Our Brick Wall - The Mystery
Man from Dublin
History of Elizabethtown page 126
" Ambrose Geoghegan, Sr., was born in the city of Dublin, in Ireland, on
the 30th day of March, 1753, and graduated in Dublin as a engineer, and
was in other respects an accomplished scholar. The family is notice in
Macaulay's History of England, as being one of the party that espoused the
cause of King James, the Second, who was deposed, and William, Prince of
Orange, in conjunction with Mary, his wife ascended the throne' and when
King William invaded Ireland, the Geoghegans were found in arms.
Ambrose Geoghegan while yet a single man emigrated to America and landed
in Baltimore on the 6th day of May, 1771, and was married to Peggy
Zelman on the 6th day of May, 1777; and after losing his wife, married
again in 1784. He was living at Hagerstown, in Maryland, until about
1804, when with his sons Denton, Thomas and J. H. Geoghegan came to
Kentucky and stopped at the Crab Orchard, in Lincoln County, and while
there purchased of Armstead Churchill the Hynes Station track, part of
which is now in Elizabethtown. The deed bears date of 1805, and
recognizes him as a citizen of Lincoln County.
His grandson, A.D. Geoghegan, Esq., says he arrived at Hynes' Station on
the 21 of February, 1808. But that must be a mistake as the deed bears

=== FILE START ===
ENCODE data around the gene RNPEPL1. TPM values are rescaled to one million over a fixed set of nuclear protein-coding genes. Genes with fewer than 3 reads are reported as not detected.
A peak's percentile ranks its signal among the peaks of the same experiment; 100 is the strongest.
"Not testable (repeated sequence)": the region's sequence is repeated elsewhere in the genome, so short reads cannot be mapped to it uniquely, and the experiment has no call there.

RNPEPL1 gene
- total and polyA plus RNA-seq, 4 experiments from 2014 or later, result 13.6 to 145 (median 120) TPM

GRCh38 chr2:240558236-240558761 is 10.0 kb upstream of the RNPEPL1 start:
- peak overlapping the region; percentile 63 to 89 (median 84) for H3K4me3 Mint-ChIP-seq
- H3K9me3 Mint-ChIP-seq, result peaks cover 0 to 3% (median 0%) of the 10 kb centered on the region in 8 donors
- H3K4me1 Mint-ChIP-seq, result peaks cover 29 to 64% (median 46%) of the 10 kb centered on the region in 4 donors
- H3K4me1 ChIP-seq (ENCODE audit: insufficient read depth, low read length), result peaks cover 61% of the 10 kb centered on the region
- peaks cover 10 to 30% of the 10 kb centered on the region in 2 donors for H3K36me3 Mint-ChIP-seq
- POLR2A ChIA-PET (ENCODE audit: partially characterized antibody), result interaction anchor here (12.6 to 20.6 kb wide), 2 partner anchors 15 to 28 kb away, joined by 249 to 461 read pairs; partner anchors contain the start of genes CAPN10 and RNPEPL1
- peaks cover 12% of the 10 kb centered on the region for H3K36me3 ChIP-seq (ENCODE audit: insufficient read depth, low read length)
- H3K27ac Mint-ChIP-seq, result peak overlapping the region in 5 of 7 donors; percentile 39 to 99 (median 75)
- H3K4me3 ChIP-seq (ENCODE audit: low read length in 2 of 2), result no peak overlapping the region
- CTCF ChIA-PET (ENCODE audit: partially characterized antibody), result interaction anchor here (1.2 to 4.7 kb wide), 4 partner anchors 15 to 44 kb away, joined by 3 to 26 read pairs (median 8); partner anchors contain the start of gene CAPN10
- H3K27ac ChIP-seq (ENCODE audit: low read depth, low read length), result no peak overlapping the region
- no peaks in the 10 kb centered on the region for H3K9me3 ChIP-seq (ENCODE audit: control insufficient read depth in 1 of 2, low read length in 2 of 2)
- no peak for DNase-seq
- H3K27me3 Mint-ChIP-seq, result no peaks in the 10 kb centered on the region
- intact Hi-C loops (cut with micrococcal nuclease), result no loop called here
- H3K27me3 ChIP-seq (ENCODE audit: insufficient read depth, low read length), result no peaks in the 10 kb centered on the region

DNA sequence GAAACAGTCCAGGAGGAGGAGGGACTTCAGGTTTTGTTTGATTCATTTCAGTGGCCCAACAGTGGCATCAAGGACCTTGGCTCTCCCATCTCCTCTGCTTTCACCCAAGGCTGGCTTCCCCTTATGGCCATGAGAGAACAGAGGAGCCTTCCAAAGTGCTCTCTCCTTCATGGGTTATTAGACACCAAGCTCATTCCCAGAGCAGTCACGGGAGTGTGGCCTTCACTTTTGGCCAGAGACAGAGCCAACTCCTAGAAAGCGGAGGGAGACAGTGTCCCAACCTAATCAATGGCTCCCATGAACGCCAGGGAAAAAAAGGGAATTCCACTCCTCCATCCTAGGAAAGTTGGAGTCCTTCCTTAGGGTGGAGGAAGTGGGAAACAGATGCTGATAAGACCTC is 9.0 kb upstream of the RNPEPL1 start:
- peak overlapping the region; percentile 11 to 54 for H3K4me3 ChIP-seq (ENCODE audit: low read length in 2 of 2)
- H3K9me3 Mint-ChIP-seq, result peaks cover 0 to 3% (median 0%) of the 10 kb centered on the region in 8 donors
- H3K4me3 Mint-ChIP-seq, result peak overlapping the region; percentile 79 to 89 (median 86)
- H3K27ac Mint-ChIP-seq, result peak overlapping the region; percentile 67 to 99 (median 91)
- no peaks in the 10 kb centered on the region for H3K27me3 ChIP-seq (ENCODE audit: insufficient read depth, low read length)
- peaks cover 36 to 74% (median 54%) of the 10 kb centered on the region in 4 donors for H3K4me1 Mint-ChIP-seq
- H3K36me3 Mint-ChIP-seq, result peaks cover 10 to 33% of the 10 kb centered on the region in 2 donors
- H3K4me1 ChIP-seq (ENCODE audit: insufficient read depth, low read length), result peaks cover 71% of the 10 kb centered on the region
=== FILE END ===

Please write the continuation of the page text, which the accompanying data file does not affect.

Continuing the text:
date of December 29, 1806, and recognizes him as a citizen of Hardin
County. Immediately after coming to Hardin County the family purchased
several adjoining farms.
Ambrose Geoghegan, Esq., was an old man when he came to Kentucky, and
was possessed of considerable means, was an accomplished engineer and
surveyor, and, moreover was an accomplished gentleman and of social
disposition, and soon formed the acquaintance of the principle citizens
of the town and neighborhood, and, in order to cultivate friendly and
social relations, got up a Whig club, which frequently met, when the
free interchange of ideas and discussions on the subjects of the day
were well calculated to make friendship and brighten up society.
The first celebration of the 4th of July was a barbecue dinner with a
speech and toasts that I ever remember of was gotten up by him, and was
freely participated in by all the gentry of the county; and by his
example, and under his influence that state and tone of society was
greatly improved. His son, Thomas, died soon after he came to Hardin
County, leaving an only daughter, who at an early age married John B.
Wathen, and they are both dead."
Hynes Station was one of the three original 'forts' in the area of what
was to become Elizabethtown.